Another versatile food you can chop up and add to most savoury dishes including salads, eggs, curries – pretty much most things.

3. Turmeric

Another clear front runner in eastern medicine is this wonderfully brightly coloured root which we have seen cropping up more and more over the years. This superfood contains a special compound called curcumin, which has a whole host of key benefits. It’s considered to have antiseptic, analgesic and immune-boosting properties and is great for fighting off colds, flu, and inflammation. It is also said to be a good buffer for cortisol levels and again helps with gut health, as it encourages the growth of certain strains of bacteria in the gut, helping lower disease-causing bacterial strains.


Turmeric again is easy to incorporate into food, and most of us have seen the rise in juices, lattes and other drinks being infused with this super spice. You can use it when cooking most dishes and toss it into your salads.  

4. Broccoli

This is a more recent veg that has been receiving great press of late. There are increasing bodies of research proving that an amazing compound called Sulforaphane Glucosinolate, which is known as a disease-fighting agent, is found in broccoli. It is said to lower inflammation, boost immunity and even helps take the stress off your other organs, helping you to fight off viruses.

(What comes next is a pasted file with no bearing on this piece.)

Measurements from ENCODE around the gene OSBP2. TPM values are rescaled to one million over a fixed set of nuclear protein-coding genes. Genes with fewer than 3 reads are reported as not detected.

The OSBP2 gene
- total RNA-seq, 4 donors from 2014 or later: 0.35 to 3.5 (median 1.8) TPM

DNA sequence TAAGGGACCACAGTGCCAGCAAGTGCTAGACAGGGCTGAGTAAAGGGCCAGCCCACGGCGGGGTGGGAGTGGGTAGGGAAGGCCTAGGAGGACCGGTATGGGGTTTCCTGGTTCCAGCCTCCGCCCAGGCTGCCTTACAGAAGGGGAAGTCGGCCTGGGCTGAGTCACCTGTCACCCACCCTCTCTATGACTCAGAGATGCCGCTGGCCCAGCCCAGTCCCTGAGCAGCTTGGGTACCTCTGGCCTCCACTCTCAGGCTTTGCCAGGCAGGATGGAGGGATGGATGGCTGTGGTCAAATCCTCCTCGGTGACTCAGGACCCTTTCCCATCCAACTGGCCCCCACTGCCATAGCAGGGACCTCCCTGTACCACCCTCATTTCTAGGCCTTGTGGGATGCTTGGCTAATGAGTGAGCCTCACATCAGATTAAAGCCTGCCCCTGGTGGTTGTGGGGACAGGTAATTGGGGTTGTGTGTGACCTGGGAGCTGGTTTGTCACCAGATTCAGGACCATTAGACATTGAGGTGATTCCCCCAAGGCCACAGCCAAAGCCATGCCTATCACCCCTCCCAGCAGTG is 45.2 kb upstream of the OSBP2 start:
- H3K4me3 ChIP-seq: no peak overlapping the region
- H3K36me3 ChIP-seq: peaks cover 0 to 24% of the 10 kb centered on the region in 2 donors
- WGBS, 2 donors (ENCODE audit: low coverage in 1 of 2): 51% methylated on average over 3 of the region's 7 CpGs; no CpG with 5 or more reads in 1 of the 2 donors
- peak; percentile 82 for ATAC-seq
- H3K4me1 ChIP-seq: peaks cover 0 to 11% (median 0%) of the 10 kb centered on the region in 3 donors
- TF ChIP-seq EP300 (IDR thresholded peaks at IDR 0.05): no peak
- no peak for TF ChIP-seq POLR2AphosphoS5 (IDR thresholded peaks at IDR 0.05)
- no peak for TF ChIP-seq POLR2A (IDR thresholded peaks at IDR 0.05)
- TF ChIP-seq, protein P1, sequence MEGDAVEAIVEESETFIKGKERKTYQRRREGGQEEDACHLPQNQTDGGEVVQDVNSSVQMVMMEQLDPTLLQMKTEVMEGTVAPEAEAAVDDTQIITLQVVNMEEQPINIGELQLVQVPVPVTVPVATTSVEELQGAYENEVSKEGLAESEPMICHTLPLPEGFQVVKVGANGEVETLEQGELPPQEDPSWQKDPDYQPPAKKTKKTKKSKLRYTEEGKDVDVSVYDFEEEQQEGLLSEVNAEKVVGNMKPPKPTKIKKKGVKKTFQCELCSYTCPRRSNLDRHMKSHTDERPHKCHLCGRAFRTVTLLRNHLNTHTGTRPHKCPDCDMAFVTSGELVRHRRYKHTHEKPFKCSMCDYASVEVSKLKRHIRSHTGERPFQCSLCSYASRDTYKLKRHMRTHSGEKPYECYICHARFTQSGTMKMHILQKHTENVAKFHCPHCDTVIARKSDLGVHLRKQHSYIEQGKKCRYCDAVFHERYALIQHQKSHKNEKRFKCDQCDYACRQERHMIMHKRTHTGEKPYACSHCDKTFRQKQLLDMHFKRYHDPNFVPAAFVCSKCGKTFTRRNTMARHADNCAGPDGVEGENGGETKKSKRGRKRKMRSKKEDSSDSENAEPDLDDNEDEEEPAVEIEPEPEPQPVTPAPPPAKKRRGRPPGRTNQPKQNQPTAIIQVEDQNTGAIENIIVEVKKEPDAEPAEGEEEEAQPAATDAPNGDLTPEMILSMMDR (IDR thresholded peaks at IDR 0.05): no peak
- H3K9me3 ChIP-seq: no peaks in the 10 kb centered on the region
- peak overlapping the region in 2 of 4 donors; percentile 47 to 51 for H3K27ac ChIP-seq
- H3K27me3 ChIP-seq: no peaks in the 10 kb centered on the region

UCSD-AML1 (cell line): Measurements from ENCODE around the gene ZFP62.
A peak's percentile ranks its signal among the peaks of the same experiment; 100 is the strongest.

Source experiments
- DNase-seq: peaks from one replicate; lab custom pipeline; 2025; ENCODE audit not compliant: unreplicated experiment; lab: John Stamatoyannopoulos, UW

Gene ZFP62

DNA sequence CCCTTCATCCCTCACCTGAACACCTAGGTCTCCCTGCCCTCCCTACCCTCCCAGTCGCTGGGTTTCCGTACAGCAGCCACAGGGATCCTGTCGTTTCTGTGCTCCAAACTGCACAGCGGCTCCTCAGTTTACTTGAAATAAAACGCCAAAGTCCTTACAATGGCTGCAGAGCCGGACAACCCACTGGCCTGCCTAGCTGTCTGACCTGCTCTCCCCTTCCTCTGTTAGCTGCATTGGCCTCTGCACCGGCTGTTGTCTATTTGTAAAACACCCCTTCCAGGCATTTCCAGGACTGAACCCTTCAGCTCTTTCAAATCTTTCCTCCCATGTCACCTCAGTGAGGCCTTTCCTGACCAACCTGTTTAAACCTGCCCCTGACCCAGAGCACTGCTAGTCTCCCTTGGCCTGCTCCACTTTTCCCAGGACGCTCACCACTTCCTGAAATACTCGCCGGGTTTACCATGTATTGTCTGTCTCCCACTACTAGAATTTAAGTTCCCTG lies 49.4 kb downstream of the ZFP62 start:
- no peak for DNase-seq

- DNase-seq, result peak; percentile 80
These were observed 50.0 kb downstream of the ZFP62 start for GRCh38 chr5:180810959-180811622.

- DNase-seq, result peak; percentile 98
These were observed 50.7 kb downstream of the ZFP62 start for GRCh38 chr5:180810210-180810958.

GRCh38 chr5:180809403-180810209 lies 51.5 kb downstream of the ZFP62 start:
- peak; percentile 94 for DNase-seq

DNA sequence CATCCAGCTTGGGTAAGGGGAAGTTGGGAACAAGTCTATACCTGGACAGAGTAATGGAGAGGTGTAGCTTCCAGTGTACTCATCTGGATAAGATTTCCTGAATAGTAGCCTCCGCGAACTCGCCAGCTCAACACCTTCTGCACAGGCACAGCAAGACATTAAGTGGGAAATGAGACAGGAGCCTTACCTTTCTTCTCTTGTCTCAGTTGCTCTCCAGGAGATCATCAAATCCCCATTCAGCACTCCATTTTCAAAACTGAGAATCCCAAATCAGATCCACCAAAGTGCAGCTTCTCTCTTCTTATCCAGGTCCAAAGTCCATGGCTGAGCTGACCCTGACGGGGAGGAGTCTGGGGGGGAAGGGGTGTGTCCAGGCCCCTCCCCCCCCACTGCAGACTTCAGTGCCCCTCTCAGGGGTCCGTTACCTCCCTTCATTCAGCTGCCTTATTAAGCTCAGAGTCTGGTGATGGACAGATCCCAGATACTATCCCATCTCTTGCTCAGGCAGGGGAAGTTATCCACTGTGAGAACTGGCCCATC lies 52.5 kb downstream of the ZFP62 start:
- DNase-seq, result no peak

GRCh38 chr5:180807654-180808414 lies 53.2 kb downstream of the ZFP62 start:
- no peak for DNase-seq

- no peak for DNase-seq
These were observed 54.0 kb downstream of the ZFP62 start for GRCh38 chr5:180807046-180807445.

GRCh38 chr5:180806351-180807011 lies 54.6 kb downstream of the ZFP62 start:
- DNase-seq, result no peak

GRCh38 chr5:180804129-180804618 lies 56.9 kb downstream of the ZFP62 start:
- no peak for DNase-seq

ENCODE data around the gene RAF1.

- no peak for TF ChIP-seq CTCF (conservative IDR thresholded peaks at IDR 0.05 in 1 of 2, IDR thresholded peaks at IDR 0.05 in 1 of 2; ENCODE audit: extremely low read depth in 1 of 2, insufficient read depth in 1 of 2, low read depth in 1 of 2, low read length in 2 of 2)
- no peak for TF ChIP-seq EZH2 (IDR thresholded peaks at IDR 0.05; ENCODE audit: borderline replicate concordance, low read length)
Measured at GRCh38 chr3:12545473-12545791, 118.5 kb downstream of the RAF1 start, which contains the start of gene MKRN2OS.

Just on its own, sulforaphane has been shown to increase the levels of several antioxidant compounds and helps increase the production of other antioxidants.


Go for broccoli sprouts if you can, as they contain between 10 and 100 times more sulforaphane than mature broccoli. You can incorporate broccoli sprouts into your diet in many ways and the best way to eat them is raw. It’s a great tasty addition to salads and acts as a great side dish too.


There is a huge body of evidence that shows that maintaining a healthy diet and eating vitamin-rich and superfoods like these can have a significant impact on our health and wellbeing. Incorporating some of these foods into your daily diet will provide that much-needed boost to your immunity. And when your body is in balance and healthy, your mental health will be too.


About Dal Banwait

Dal Banwait, aka ‘the happiologist,’ is a certified Positive Psychology Coach and passionate about helping people grow into happier healthier versions of themselves. Her coaching empowers others to cut through their own debilitating, limiting self-beliefs, holistically connecting their ‘why’ and ‘how.’ Dal has a particular interest in how mind-body techniques can control thoughts and emotions and her coaching contains powerful strategies for harnessing these in daily life. Having graduated in law, she has worked as a city professional for over 30 years and also runs Positive Psychology & Wellbeing coaching in the corporate space. Based in London, and having lived in the Far East, Dal is a writer, serial globe trotter, accidental amateur photographer and self-confessed apacarophile (sunset obsessed)!